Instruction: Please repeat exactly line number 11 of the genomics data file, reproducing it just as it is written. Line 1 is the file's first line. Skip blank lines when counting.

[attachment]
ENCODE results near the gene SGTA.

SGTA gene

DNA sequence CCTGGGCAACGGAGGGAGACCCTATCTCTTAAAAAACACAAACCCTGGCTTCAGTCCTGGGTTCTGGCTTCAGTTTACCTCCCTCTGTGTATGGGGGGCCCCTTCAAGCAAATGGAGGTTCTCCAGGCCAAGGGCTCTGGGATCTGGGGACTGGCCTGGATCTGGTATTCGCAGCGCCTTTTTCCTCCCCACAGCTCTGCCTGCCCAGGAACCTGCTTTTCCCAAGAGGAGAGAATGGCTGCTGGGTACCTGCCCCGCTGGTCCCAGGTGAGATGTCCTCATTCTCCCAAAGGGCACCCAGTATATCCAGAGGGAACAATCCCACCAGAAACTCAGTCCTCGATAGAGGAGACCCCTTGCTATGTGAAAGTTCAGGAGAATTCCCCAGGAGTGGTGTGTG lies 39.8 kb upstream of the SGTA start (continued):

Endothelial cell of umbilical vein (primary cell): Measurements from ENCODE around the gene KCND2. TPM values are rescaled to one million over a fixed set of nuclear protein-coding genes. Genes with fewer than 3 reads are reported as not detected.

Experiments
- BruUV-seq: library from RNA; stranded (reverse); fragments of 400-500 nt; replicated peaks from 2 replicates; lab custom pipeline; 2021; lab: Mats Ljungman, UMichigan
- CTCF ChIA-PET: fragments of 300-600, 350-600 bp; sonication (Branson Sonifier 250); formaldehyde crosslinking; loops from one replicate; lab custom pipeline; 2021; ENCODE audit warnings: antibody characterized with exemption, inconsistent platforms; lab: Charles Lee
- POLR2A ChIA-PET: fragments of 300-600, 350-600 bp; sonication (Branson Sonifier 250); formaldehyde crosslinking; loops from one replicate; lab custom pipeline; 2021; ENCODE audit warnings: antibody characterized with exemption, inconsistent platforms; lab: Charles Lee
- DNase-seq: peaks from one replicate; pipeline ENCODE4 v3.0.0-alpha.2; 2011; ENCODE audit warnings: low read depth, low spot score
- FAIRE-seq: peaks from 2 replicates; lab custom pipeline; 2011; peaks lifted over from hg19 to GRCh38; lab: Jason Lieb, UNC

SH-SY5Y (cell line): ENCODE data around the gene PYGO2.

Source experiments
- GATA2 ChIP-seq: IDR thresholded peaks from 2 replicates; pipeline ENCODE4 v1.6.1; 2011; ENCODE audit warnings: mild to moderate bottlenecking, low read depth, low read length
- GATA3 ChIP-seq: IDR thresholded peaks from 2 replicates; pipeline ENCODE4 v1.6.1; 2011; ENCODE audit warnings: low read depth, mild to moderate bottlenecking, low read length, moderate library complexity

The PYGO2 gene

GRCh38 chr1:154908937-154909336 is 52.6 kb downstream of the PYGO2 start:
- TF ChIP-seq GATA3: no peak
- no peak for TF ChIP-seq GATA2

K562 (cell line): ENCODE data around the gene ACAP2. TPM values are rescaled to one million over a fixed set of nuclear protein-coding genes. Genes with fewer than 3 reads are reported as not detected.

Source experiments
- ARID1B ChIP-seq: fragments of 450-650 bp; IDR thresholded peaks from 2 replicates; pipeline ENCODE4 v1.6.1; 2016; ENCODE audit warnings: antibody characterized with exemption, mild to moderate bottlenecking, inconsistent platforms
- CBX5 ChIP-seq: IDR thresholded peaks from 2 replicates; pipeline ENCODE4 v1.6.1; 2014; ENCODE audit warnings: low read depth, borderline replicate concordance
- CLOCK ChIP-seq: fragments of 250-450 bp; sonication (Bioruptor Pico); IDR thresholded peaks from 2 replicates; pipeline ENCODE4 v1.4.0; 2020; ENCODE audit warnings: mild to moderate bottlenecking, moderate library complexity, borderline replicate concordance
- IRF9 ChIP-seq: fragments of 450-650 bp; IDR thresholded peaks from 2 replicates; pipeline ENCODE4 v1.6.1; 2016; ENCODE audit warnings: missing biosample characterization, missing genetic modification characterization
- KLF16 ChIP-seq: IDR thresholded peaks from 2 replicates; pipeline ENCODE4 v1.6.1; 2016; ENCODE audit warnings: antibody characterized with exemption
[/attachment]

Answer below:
SH-SY5Y (cell line): ENCODE data around the gene PYGO2.